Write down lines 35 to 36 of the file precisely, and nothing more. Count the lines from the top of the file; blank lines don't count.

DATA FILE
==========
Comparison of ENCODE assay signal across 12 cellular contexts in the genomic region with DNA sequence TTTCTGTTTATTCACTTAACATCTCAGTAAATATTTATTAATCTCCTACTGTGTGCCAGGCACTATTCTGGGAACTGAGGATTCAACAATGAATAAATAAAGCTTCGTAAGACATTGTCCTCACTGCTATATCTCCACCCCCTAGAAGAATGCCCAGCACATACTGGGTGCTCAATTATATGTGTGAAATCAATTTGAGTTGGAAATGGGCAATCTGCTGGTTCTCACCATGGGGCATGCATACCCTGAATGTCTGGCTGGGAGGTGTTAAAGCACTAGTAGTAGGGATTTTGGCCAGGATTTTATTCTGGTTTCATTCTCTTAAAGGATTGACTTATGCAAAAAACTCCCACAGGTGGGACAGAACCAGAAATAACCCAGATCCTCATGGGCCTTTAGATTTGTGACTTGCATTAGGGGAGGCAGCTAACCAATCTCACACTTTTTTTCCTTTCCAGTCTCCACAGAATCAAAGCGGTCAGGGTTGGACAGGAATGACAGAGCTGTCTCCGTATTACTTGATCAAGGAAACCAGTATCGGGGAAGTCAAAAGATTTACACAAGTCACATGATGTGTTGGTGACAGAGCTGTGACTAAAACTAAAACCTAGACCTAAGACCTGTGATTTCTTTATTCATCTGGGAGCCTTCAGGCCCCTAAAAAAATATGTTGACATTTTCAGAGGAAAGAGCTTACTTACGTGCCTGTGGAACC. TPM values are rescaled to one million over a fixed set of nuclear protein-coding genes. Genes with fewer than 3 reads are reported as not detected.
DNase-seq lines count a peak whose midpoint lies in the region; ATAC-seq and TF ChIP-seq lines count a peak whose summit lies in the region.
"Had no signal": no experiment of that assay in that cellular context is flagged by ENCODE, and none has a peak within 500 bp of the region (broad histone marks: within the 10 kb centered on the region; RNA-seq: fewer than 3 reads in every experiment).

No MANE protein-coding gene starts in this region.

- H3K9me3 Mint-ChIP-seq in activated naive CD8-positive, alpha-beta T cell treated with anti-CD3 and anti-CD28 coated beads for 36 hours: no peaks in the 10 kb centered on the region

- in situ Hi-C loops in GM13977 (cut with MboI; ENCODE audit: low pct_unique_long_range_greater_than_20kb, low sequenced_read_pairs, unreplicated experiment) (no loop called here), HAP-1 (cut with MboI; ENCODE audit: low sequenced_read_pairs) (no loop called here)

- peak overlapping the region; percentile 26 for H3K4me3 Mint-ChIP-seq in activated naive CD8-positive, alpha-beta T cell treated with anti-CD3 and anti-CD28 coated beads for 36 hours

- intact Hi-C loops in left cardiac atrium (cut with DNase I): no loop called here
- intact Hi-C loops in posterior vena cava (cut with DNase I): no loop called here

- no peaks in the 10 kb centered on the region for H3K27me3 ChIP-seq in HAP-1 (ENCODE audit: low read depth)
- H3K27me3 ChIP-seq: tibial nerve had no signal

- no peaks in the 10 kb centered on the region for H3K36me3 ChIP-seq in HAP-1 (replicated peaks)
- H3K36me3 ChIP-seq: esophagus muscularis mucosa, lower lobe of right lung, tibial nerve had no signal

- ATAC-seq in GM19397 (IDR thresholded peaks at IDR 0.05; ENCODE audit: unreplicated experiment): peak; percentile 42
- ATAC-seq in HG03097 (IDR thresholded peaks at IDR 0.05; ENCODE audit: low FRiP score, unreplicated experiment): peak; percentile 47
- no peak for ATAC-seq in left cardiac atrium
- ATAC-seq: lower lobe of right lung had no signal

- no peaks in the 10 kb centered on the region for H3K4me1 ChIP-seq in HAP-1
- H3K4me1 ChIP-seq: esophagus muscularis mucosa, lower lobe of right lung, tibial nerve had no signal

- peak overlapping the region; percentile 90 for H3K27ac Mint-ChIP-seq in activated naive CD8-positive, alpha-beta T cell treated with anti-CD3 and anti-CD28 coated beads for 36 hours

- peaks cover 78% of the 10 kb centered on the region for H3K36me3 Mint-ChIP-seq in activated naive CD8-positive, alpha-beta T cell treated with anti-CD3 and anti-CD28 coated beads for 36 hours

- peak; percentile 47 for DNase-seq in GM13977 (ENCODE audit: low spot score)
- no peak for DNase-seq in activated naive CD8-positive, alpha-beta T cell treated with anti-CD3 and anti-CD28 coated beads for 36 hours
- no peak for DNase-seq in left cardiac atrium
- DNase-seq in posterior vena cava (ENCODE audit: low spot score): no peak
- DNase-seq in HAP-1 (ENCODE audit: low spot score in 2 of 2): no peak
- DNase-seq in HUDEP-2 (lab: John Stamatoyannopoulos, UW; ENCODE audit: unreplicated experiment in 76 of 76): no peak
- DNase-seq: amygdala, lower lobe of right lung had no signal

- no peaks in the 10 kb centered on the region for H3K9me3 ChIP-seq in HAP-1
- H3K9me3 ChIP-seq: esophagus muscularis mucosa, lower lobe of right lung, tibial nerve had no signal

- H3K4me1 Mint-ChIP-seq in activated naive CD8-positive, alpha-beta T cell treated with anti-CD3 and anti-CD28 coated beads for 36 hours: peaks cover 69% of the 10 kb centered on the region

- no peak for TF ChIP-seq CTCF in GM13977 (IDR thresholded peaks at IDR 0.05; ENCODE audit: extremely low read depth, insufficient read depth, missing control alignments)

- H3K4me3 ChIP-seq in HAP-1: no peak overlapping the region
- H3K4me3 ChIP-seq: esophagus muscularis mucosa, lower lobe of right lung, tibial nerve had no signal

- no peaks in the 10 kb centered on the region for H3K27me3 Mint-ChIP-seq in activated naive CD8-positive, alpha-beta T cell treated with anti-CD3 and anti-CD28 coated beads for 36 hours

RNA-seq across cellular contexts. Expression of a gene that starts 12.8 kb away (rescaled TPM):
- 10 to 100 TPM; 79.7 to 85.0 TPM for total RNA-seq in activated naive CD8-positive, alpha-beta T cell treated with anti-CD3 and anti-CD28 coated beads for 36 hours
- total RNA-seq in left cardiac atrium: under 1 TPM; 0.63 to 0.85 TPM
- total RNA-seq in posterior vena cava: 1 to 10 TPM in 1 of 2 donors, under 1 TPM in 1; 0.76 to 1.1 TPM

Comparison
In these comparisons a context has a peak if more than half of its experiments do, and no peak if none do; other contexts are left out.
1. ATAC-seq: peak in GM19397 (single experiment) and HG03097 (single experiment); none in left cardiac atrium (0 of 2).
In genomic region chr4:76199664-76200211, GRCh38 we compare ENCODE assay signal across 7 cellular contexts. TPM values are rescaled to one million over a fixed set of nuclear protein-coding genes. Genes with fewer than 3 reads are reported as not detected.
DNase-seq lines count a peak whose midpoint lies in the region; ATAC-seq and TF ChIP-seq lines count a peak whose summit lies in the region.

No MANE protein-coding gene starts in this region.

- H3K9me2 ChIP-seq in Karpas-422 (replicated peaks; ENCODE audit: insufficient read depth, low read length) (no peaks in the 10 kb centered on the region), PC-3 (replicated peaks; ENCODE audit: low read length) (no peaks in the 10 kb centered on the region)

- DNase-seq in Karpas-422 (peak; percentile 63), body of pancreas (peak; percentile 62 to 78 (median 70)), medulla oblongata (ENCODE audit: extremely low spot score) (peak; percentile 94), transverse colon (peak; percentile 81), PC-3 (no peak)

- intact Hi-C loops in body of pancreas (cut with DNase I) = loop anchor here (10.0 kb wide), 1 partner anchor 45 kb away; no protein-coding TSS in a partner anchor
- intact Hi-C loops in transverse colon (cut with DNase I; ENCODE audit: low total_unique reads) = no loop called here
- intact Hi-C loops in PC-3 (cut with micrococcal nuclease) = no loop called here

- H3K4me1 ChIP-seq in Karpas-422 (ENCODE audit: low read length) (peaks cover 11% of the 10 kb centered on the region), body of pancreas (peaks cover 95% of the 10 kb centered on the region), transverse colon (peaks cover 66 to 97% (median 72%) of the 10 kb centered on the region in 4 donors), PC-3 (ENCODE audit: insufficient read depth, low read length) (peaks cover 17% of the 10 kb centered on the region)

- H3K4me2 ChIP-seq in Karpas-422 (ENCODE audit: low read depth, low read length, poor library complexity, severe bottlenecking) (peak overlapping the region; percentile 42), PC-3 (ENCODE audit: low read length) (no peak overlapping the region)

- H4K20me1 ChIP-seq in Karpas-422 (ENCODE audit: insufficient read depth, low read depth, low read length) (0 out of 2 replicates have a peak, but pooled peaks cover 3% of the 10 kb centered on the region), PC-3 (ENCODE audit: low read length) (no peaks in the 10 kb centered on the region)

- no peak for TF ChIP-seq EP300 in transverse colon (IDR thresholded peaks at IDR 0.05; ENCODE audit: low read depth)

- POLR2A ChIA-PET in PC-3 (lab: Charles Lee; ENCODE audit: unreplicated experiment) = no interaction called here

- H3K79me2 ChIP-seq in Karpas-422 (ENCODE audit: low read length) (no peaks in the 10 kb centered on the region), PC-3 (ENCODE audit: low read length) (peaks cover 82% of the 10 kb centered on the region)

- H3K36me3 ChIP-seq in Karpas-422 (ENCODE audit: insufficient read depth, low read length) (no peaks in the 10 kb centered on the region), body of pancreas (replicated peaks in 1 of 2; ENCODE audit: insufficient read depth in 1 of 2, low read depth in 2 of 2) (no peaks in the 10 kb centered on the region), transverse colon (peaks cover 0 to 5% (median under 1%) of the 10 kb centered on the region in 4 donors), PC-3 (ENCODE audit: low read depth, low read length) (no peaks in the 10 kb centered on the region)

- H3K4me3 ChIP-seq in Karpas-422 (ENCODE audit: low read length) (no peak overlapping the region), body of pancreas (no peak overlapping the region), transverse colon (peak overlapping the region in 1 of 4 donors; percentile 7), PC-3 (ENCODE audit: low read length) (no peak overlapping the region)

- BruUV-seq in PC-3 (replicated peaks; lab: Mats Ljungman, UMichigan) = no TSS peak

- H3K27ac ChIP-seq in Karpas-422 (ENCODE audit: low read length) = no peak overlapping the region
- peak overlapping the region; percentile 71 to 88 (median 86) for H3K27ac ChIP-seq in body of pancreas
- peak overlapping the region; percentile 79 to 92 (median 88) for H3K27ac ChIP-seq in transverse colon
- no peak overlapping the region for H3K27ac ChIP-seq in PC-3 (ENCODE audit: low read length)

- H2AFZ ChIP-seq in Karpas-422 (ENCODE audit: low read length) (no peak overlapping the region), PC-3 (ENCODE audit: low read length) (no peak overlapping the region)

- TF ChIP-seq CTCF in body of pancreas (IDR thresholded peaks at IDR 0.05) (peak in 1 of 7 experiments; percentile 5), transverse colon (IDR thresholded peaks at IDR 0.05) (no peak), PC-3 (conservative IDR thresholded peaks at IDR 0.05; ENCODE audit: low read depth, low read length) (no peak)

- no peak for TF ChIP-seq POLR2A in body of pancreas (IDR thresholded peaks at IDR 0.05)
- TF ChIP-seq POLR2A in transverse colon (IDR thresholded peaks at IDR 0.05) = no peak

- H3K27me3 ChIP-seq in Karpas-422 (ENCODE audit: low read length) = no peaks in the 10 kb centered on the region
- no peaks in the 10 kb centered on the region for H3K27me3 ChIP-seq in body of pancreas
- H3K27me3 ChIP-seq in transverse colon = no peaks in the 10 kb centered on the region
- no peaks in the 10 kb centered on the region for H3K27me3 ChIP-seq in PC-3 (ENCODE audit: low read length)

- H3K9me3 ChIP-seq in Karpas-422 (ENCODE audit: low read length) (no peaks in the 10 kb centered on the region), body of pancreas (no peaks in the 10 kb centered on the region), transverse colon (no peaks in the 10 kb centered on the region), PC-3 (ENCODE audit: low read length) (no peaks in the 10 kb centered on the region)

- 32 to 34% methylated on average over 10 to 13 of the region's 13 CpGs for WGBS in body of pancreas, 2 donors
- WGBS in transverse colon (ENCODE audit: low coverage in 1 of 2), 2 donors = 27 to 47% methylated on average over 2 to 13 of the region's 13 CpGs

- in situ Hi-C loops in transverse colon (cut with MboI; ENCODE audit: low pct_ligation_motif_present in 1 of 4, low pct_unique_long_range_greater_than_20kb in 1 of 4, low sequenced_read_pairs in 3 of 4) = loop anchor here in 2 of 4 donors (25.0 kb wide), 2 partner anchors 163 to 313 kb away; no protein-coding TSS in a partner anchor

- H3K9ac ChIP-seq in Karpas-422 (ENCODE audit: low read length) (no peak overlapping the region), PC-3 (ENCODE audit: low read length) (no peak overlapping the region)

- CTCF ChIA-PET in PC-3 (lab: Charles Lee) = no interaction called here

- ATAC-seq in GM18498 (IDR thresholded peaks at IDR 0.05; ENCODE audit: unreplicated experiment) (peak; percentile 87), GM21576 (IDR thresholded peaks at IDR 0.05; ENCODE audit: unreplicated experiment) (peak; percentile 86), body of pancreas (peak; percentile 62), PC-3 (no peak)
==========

- no peaks in the 10 kb centered on the region for H3K27me3 Mint-ChIP-seq in activated naive CD8-positive, alpha-beta T cell treated with anti-CD3 and anti-CD28 coated beads for 36 hours

RNA-seq across cellular contexts. Expression of a gene that starts 12.8 kb away (rescaled TPM):